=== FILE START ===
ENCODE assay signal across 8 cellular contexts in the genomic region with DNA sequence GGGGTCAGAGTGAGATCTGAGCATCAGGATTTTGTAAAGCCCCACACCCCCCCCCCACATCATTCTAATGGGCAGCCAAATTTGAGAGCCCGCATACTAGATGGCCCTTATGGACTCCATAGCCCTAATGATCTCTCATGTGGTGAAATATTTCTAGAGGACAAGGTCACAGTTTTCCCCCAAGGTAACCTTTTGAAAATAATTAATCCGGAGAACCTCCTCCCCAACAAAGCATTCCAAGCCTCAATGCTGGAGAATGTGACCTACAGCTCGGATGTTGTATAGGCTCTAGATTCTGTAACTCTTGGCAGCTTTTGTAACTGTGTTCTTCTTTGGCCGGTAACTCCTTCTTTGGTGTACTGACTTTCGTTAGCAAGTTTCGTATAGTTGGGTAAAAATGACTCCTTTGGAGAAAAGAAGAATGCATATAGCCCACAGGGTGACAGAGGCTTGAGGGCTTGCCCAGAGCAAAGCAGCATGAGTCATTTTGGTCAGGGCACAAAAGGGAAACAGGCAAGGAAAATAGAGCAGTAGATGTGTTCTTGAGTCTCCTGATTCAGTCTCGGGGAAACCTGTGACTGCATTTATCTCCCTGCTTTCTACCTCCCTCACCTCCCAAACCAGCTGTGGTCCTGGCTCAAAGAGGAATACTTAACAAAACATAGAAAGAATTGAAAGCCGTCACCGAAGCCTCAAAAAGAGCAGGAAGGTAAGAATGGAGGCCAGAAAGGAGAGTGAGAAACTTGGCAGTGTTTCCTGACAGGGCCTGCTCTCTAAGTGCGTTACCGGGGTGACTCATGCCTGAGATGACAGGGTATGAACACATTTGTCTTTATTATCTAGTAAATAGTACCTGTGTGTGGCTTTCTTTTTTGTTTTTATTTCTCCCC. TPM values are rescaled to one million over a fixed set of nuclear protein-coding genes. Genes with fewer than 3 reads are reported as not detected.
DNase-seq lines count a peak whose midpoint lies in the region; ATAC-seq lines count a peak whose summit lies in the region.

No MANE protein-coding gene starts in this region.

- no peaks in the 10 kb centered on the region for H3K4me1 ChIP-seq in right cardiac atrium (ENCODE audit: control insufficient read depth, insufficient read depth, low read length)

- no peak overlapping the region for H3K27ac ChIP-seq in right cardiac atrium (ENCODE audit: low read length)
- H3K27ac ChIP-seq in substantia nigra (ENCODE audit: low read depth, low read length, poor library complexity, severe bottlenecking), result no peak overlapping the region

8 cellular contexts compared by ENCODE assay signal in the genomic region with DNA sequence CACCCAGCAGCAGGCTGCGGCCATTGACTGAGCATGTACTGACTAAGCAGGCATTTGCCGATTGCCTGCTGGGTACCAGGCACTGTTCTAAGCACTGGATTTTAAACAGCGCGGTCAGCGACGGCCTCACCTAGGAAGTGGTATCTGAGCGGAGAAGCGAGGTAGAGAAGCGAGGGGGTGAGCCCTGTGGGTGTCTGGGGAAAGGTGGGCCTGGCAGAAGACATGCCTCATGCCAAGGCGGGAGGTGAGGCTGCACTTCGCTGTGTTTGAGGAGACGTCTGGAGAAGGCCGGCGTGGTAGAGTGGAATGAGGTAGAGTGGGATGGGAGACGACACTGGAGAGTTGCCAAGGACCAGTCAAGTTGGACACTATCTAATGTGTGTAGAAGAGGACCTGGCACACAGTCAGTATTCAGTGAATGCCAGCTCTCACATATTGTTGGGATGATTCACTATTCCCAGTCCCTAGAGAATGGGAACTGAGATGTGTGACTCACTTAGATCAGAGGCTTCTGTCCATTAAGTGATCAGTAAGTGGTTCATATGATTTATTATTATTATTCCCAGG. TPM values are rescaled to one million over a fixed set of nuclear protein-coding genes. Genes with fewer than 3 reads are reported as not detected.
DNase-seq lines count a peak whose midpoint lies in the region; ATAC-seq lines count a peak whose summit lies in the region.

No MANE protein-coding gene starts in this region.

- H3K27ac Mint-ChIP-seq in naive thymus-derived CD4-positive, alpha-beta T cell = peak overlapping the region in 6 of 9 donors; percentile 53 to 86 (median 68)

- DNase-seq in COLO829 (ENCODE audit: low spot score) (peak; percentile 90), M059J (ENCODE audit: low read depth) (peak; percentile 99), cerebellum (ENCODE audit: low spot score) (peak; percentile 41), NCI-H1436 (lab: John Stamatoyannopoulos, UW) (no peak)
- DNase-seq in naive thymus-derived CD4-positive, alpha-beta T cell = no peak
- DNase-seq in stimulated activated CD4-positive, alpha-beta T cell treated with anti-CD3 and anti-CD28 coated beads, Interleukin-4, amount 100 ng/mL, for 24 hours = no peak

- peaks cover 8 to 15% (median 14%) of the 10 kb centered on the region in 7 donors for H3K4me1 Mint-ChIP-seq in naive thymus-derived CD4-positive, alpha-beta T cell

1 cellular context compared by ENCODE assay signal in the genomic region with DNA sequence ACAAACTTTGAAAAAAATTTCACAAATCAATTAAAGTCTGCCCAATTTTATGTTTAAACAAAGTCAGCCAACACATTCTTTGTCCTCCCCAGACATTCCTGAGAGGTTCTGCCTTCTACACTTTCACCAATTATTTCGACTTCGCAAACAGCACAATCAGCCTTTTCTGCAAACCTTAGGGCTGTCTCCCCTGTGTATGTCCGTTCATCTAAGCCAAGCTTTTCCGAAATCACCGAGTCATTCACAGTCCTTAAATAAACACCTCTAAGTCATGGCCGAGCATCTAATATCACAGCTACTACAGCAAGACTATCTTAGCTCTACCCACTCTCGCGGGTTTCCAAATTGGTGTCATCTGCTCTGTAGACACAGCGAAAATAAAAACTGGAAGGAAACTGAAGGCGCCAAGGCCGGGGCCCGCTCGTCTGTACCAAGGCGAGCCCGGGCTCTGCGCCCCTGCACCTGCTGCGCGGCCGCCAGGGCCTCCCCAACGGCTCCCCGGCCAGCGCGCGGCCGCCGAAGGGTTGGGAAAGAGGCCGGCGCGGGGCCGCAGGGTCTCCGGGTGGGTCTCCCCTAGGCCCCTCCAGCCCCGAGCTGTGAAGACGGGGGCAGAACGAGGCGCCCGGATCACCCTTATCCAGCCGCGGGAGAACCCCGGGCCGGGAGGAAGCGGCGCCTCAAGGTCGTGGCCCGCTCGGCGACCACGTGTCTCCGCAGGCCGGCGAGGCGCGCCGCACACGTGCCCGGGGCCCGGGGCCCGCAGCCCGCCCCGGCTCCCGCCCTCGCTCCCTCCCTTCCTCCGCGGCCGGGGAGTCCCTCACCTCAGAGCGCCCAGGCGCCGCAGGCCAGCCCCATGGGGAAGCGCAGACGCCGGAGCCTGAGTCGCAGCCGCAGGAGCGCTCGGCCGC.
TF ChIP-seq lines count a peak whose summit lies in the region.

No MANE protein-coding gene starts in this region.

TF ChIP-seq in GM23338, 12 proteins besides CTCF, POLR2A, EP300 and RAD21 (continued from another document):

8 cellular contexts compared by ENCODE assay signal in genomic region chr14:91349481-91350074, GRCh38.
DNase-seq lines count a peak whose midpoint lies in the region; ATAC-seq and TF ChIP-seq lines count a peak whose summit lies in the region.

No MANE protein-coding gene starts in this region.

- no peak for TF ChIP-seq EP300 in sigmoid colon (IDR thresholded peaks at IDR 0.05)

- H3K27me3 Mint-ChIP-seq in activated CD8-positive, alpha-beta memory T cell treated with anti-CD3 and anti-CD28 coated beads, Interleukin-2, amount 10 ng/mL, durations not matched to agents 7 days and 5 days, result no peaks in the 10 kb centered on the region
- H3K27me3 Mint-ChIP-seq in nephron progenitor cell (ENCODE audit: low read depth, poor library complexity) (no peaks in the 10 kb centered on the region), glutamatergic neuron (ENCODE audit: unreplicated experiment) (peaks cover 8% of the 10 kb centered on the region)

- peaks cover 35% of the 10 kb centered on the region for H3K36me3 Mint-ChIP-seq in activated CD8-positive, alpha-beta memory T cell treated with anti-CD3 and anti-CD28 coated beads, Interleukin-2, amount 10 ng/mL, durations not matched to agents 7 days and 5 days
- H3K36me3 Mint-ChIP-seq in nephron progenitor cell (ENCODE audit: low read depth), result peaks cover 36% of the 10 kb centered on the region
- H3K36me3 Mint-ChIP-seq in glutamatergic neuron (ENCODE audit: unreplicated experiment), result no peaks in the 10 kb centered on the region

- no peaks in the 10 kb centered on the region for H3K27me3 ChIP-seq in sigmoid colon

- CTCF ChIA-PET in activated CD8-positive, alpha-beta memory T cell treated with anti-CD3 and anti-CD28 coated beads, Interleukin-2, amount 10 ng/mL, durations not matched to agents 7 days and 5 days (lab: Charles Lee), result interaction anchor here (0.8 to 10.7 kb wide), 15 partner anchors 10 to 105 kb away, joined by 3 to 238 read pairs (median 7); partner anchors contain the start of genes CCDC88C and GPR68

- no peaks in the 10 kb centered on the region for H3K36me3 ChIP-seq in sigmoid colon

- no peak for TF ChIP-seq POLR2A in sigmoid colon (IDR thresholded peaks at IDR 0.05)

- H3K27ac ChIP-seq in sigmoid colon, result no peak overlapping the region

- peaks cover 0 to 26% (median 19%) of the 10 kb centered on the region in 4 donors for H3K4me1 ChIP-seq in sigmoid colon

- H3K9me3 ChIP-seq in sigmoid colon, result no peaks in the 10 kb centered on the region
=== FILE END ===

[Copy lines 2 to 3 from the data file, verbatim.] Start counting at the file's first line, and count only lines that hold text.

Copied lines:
DNase-seq lines count a peak whose midpoint lies in the region; ATAC-seq lines count a peak whose summit lies in the region.

No MANE protein-coding gene starts in this region.